The Hands-On Approach to Massage Therapy
According to the National Institutes of Health, 15.4 million adults in the US used massage therapy in 2012. Though massages are often sought for their relaxation benefits, a massage isn’t just for personal pleasure. There are physical and emotional health benefits to massage therapy, and even a simple touch can trigger physiological changes in a person.
Massages are used to relieve stress and anxiety. From headaches to strains, individuals seek massage therapy for many reasons, including to help those recovering from drug or alcohol addiction. Such therapy, though, does not take the place of other medical treatments an individual may require, although people with digestive problems, stress-related insomnia, sports injuries, or fibromyalgia may also seek massage therapy in conjunction with their prescribed medical programs.
According to the American Massage Therapy Association (AMTA), a massage can increase serotonin and dopamine levels. During withdrawal, dopamine levels drop, creating much discomfort for the individual. The increase in the neurotransmitter during massage therapy helps the person feel better. It stimulates the reward system in the brain, and cortisol and other stress hormones are reduced, so emotional issues, such as anxiety, agitation, and sleep disturbances, can be better managed. These hormones also increase pain and weaken the immune system, so these reductions have many benefits.
Laboratory studies have shown a significant connection between touch and emotion. A study by Dacher Keltner explored how touches between strangers could convey emotions. One person would touch the other by sticking their arm through a barrier, and the second person was asked to guess the feeling being conveyed. Researchers estimated the odds of guessing the right emotion at about 8 percent. Participants in the study, however, had a successful guess rate for compassion of close to 60 percent. More than half the time, emotions such as anger, love, fear, or gratitude were correctly identified.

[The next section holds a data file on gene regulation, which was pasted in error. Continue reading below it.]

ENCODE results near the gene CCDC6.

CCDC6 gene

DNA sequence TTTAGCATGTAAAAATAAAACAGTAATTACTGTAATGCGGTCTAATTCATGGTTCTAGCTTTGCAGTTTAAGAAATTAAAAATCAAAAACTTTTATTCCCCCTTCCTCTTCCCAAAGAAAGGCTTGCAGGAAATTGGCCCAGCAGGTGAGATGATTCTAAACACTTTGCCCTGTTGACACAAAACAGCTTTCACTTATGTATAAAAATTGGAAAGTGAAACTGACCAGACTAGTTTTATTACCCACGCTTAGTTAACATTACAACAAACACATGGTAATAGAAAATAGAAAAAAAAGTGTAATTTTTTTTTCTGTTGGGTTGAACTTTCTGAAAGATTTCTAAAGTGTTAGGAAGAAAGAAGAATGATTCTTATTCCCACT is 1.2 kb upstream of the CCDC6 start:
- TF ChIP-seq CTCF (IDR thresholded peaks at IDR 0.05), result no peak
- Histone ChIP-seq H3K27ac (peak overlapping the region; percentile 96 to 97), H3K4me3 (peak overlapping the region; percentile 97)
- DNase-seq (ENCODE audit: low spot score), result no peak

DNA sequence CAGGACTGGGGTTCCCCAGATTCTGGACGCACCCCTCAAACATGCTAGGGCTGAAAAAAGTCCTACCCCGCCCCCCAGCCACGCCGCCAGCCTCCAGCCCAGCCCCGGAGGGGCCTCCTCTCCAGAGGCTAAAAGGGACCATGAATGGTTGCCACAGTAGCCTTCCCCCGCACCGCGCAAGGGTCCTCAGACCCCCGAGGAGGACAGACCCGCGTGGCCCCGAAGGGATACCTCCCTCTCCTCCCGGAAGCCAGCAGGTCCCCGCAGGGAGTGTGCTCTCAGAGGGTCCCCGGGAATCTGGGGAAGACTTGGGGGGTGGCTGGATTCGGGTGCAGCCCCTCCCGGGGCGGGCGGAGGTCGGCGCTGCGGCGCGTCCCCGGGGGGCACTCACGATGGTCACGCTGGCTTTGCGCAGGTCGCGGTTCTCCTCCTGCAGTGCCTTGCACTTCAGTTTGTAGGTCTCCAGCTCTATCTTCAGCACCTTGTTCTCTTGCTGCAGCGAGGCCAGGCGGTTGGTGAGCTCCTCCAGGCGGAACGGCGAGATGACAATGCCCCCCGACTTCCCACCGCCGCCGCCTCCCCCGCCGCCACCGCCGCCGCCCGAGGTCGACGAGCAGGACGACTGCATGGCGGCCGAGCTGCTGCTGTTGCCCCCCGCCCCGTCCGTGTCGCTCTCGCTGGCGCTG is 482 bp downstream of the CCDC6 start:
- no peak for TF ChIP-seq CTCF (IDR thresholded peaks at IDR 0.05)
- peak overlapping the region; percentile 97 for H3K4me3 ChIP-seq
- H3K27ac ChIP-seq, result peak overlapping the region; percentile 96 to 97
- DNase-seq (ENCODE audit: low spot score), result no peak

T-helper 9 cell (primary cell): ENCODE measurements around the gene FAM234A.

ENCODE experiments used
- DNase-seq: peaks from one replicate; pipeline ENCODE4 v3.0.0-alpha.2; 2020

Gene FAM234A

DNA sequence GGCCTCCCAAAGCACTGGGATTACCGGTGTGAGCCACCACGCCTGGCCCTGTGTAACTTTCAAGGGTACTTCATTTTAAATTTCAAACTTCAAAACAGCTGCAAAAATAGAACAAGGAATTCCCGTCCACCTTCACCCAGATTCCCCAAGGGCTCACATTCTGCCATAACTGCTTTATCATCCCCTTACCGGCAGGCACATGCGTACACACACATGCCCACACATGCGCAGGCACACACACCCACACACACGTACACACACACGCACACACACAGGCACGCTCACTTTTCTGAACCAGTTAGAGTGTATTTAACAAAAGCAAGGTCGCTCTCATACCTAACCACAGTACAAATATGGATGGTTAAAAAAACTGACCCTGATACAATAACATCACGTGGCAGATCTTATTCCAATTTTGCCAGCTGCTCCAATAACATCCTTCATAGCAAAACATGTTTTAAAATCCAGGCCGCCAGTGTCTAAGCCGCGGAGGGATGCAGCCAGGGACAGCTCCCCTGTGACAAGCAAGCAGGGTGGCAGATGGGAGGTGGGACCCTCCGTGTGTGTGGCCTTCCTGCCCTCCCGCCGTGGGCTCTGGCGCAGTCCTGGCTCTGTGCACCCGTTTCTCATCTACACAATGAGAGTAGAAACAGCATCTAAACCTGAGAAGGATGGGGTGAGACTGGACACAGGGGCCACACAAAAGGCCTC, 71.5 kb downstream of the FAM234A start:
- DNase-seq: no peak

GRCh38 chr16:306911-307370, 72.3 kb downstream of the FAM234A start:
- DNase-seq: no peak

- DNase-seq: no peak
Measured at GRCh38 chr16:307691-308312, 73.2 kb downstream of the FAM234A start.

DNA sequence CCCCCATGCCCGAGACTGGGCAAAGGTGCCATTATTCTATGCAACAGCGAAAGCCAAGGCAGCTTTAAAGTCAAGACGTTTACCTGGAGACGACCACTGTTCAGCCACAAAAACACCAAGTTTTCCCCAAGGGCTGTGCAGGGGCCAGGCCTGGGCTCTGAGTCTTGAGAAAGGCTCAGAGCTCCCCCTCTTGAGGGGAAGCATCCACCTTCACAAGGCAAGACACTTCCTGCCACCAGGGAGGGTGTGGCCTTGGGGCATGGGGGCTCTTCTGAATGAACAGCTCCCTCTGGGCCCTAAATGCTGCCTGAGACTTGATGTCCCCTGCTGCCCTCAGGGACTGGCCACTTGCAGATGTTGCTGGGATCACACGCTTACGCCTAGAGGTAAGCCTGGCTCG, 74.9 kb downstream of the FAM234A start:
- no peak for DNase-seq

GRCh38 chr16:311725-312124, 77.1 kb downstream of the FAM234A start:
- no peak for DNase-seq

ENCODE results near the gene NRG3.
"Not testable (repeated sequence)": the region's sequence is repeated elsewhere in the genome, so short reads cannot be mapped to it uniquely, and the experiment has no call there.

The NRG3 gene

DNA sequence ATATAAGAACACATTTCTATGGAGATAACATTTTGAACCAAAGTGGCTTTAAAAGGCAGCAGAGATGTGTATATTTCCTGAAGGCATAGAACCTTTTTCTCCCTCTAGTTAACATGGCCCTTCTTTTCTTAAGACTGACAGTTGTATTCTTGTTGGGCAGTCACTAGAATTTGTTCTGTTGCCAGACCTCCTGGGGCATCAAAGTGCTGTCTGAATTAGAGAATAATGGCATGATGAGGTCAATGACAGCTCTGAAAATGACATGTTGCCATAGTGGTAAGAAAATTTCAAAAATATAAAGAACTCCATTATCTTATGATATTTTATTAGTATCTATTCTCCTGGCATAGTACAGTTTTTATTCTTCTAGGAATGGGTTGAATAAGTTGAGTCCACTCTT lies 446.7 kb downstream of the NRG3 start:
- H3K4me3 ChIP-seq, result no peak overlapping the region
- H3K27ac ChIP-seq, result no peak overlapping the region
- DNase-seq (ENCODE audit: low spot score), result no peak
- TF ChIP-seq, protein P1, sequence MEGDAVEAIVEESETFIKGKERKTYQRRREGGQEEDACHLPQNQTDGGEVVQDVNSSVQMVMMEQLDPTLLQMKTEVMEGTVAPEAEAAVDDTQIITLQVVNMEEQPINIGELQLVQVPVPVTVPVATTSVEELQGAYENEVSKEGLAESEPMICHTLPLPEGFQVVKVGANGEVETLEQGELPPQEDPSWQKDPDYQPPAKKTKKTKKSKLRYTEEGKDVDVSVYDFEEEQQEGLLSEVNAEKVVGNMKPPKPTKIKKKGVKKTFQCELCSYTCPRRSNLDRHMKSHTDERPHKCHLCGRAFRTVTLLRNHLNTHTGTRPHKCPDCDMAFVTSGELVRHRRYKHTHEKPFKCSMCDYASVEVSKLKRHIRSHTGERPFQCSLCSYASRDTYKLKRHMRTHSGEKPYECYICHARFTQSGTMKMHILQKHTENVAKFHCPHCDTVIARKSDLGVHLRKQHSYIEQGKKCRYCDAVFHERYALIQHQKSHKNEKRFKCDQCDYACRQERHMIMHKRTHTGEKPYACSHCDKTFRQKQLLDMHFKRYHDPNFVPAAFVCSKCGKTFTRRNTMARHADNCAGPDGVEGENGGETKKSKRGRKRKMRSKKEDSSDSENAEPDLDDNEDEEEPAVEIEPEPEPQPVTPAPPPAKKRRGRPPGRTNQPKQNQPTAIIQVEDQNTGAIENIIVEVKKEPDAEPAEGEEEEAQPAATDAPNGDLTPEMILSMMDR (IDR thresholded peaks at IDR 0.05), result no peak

Accepting touch as so beneficial is hard for some people to fathom. Primates spend much of the day grooming one another, but in societies like the United States, individuals are often attuned to avoid touching one another. From ethics to personal space, the reasons are many. Touch not only sends a signal of safety and trust; it also has physiological benefits. It reduces cardiovascular stress and increases hormones like oxytocin, which helps one feel love and compassion.
A massage stimulates pressure receptors. When the vagus nerve is stimulated, it reduces stress hormone levels, heart rate, and blood pressure. This triggers a chemical reaction that causes a person to feel less anxious and sleep better. Individuals often feel more receptive to the help of others and are more amendable to other means of managing life issues other than substance abuse.
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Are There Risks with a Massage
There aren’t many risks associated with massage. Depending on the pressure and type of massage, a person may feel a little sore in the day or two following the massage. Few individuals experience pain from the therapy alone.
The hands-on nature of a massage is generally comforting. The massage therapist can adjust the amount of pressure they apply, so if the client feels uncomfortable, they just have to communicate that to the therapist. There are few cons; however, according to Mayo Clinic, massages are not recommended for people who have: